I was brainwashed as a child to believe abortion was a good birth control option.
Abortion was a topic I knew about from a very young age. In fact, I don’t remember ever not knowing what it was.
My mother used to tell me, pretty frequently, that she had an abortion right after I was born because I was just so perfect, no other child would be able to compare. And at the age of 4, I thought that reasoning was pretty solid. I mean, what kid doesn’t want to be told they’re perfect?
When I was 6, my older sister was 17. She got pregnant and I remember our dad told her she needed to get an abortion. I remember it so vividly, I can tell you it was autumn, my room was bright with the sun shining in from the blinds, and my door was slightly open so I could eavesdrop.
They were all in the living room, which was a decent distance from my bedroom, but I heard every word.
“I don’t want to get an abortion. I want to have the baby.”
“You’re too young and you don’t have a job. I can’t afford to support another child.”
My sister cried because she knew she was defeated. The father of the baby wanted nothing to do with her, and without my father’s financial and emotional support, she knew it was over.
As I got older, I preached pro-choice. How could I not? My mother and sister both had abortions, so wouldn’t I be a hypocrite?
I felt this way until I saw my own child on a sonogram monitor. A tiny nugget of life, with a heartbeat, just relaxing in my uterus. There was a remote possibility my child would have a rare disorder that would make his quality of life and survival slim.
The doctor mentioned an abortion and I freaked out. I couldn’t even talk it. I wouldn't even consider it.
Luckily, my son was born without the disorder. However, that moment in time made me do a lot of reflection on my belief system. If I was pro-choice, how come the very thought of abortion made me quiver in disgust?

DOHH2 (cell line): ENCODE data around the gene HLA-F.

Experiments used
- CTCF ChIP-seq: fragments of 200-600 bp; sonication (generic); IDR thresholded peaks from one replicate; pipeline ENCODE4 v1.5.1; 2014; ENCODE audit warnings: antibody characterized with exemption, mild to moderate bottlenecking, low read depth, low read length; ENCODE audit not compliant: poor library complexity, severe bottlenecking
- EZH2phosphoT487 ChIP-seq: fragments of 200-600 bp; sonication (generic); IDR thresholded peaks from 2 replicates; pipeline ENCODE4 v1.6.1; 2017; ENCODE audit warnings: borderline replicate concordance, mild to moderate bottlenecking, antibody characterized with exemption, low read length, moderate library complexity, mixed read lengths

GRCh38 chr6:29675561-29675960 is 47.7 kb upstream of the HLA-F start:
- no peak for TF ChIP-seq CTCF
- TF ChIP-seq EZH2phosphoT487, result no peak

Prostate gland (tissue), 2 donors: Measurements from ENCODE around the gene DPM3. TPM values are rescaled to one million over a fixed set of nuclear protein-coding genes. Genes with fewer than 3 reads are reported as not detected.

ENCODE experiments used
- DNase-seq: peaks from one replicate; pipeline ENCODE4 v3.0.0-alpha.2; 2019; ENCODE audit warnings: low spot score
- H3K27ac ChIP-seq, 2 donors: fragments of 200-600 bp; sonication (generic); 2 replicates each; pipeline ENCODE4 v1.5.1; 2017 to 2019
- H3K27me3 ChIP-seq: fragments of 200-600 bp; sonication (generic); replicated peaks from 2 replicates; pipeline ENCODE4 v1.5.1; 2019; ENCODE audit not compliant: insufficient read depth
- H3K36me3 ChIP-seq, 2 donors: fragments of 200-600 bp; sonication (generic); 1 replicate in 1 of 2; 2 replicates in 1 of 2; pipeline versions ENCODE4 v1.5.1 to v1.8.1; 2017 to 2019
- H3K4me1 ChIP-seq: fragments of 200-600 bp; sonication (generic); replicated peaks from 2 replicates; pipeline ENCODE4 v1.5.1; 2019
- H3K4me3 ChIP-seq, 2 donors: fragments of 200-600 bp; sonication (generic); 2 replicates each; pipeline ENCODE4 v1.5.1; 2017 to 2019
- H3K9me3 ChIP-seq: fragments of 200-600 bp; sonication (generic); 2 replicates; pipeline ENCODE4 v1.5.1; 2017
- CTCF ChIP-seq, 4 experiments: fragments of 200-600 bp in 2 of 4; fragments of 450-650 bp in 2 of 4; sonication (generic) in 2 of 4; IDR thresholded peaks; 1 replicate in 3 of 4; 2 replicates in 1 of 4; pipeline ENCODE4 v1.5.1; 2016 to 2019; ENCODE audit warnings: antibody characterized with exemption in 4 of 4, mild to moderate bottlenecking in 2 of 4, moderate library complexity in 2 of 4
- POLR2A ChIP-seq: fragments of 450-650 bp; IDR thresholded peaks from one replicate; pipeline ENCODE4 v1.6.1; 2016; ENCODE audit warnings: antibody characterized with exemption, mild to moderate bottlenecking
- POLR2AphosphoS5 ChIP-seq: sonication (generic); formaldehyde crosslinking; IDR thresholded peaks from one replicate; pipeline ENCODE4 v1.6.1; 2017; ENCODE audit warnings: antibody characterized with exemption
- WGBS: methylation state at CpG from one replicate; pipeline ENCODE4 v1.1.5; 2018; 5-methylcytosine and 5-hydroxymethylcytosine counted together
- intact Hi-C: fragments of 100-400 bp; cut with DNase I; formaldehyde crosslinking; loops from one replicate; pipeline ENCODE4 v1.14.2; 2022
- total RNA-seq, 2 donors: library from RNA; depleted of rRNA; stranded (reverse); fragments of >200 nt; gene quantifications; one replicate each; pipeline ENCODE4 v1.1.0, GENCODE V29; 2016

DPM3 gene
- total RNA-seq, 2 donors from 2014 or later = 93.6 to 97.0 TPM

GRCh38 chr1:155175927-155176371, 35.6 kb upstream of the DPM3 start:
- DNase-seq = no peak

I was so brainwashed as a child to believe abortion was a good birth control option (my sister would go on to have another abortion a year after the first one), I didn’t even consider that maybe I wasn't actually pro-choice.
There are exceptions that I do believe in, however. I don’t think a woman who was raped should have to go through with a pregnancy. I think a mother who has the potential to die due to a pregnancy should have the choice whether or not to go through with it.
But if you get pregnant because you’re careless and decide to just abort because you don’t want it? I can’t stand behind that.
There wouldn’t be a need for back-alley abortions if there was better sexual education in the formative years. My education came from my parents and sister; the worst way to form an opinion is to be forced into it by family.
Does this mean I don’t believe in women’s rights? HELL NO! Of course, I do. But I also believe life starts at conception.
Having this opinion as a female is hard among my very liberal friends, so I don’t mention it. But in my beating heart, I know the truth.